I: Have you ever tried gaming in addition to being an “artist”?

JBT: I am not a gamer, nor an artist. I don’t think our passion deserves to be called art.

I: Do you have any favorite manufacturers of miniaturers? If you do – why? (Allan Kraken is not taken into consideration 😉 )

JBT: I am not a fan of particular brands but of sculptors and painters. The best ones often represent various brands.

I: What helped you in making the biggest improvement in your painting technique?

JBT: Meeting other hobbyists and the joy I have from painting. I believe that joy releases creativity. Try to avoid anything which frustrates you, eg. the wish of perfect execution, rivalry, or endless comparisons to other painters.

Ad Majorem Imperatori Gloria by Bragon
Ad Majorem Imperatori Gloria by Bragon

I: What made you start sculpting or converting?

JBT: I wanted to execute a project from scratch, to use my imagination and especially try something new, instead of resting on my laurels of already achieved abilities.

I: What would be more fun to you: creating a new miniature and having it painted by somebody else, or painting an unconverted miniature sculpted by somebody else?

JBT: The only criterion of my choices is the fact that I like the particular project (concept), and the rest doesn’t matter.

I: Do you have any favorite brands of paints or brushes? Which ones and why?

JBT: Surely Raphaels brushes, series 8404. Good combination of volume, precise tip, and length of bristles. Just perfect for the technique I use…

Jeremie Bonamant Teboul - caricature
Jeremie Bonamant Teboul – caricature

I: What advice would you give to painters and forum members of Chest of Colors?

JBT: Paint for fun, avoid rivalry and comparisons of various executions – such approaches only cause frustration and complexes.

I: Layering or wetblending? Which is your technique of choice and why?

JBT: I don’t care much about techniques, the most important thing is fun of using them. Even if a technique is more efficient, I often choose a different one – the one which I more enjoy.

I: Are you going to this year’s Golden Demon? (say NO, please – we’ll have at least any chances 😉 )

JBT: Why not? I’ve felt like visiting your country for many years – I am especially interested in visiting Oswiecim (Auschwitz) of which I read a lot.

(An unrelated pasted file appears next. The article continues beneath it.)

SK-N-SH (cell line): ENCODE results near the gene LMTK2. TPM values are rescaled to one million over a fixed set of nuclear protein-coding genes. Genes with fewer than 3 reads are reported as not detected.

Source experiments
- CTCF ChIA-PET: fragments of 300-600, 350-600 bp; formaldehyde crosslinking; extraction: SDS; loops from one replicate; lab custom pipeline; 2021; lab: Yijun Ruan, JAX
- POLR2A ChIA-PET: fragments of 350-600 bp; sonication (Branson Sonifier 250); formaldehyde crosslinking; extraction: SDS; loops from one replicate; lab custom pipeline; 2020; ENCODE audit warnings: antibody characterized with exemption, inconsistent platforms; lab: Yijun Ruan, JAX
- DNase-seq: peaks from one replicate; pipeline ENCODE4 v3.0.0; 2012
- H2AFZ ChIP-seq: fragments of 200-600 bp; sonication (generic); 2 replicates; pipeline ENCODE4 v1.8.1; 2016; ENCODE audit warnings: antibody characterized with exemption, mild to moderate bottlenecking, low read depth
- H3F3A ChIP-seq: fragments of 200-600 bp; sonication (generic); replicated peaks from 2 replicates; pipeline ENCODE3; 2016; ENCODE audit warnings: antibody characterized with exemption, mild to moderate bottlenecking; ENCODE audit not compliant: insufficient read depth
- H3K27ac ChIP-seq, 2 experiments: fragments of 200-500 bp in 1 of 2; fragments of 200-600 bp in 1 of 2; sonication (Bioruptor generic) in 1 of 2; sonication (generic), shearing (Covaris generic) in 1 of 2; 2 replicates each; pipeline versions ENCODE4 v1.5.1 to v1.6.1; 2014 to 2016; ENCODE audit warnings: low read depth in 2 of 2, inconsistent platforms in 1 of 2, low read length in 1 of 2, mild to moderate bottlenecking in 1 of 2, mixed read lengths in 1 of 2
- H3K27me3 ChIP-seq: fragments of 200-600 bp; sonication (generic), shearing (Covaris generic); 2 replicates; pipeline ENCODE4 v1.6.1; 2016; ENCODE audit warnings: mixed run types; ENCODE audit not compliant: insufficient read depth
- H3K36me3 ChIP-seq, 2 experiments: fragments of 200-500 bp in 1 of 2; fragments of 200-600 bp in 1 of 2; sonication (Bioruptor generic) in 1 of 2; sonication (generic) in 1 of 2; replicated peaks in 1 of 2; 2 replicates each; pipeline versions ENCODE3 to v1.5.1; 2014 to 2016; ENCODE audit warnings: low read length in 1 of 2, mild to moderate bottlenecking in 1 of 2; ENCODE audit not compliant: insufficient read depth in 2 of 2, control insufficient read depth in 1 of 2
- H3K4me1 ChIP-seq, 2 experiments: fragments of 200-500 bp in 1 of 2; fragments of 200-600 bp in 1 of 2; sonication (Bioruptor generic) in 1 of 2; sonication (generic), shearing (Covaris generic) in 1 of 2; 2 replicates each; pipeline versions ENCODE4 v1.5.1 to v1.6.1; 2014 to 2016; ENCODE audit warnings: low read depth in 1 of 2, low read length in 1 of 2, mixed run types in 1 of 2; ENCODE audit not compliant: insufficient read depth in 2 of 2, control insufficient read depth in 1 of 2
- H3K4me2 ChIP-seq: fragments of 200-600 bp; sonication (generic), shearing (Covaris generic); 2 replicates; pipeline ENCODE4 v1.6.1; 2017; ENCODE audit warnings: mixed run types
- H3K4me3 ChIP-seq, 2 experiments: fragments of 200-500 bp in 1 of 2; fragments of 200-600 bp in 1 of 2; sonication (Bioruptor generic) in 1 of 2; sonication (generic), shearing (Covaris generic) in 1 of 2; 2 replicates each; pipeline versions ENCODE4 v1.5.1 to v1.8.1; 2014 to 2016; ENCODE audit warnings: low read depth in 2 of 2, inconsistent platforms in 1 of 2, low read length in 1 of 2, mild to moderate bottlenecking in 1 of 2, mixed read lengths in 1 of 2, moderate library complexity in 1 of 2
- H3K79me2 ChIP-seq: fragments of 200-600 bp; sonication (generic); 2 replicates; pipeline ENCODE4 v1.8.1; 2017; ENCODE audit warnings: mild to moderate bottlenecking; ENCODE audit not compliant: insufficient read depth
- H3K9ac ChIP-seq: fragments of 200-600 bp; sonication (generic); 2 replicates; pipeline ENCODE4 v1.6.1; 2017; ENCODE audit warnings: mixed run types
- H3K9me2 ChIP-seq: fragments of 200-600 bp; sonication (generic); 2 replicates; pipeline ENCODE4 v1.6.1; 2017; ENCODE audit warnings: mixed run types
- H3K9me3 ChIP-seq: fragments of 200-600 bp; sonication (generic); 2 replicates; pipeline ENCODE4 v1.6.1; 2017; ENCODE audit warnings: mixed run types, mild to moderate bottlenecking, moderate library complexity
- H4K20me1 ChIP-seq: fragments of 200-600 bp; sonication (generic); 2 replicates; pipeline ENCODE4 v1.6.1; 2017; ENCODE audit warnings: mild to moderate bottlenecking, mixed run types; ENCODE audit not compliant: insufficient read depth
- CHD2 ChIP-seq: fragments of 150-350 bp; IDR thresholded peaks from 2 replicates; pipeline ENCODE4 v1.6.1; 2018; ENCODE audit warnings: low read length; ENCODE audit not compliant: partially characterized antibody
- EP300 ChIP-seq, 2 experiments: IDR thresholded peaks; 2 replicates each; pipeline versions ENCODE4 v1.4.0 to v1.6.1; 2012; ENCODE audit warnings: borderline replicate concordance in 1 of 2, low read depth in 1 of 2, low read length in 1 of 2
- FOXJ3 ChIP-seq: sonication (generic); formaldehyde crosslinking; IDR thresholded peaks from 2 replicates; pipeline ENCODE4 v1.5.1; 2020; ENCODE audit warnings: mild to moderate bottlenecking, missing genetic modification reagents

I: Which miniature are you the most satisfied with?

JBT: Unfortunately I don’t have a favorite miniature.

Lans Quenelle De Barback by Bragon
Lans Quenelle De Barback by Bragon

I: Do you have any artistic education? Do you think it’s useful in our hobby? (for example I am a butcher ;))

JBT: In my opinion education in itself isn’t all this important, it’s more about one’s manual skills and creativity.

I: Have you ever been a modeller before you got into painting and sculpting?

JBT: I’ve loved drawing and assembling models since I was a child!

I: Who is your current favorite painter? Whose works attract the most of your attention?

JBT: The person whose influence is the strongest is obviously my flatmate – Allan Carasco, but it’s more about everyday life than painting. Painting is a result of my experiences, lifestyle, and it’s where my ideas and subject come from.

I: Could you point us to a few new artists, who – in your opinion – can join the ‘world-class league’ of painters?

JBT: Of course, I am watching many young authors, who are able to use the experience of their older friends to the fullest, and on the other hand they are very spontaneous at presenting their own visions and personalities.

I: Do you think there are currently any trends in miniatures painting?

JBT: There are a few talented painters, who present new motifs and in some way have influence on others, but it’s not enough to be talking about trends or fashion.

Grallapoussah De Barback by Bragon
Grallapoussah De Barback by Bragon

I: Is painting your hobby, or maybe your source of income?

JBT: I am combining my passion with my way of living, indeed…

I: Has it ever happened that you sold a contest-winning miniature?

JBT: Of course, painting gives me much fun, but after finishing a miniature I don’t need it for anything else, so I don’t have any problems with parting with them.

I: How much time per day do you spend painting?

JBT: I think it would be 8 hours daily in average.

I: Do you listen to music while painting? What are your favorite musicians?

JBT: Of course, as I am typing this I am listening to Berurier Noirs (French rockband). Then I also like French light and alternative music. I often listen to cultural programmes on the radio.

Jeremie Bonamant Teboul: Less professors, more cops
Jeremie Bonamant Teboul: “Less professors, more cops”

I: Would you like to add anything to the community of Chest of Colors?

JBT: I hope we’ll be able to meet during some contest, exhibition, etc.

I: And now, at the very end, one more but more precise question: Jeremie, could you explain the term “Saturation of color”?

JBT: Saturation is the proportion of grey (black, white, or combination thereof) we have in a particular miniature – playing with saturation allows to achieve visual effects like contrast, etc.

– 2007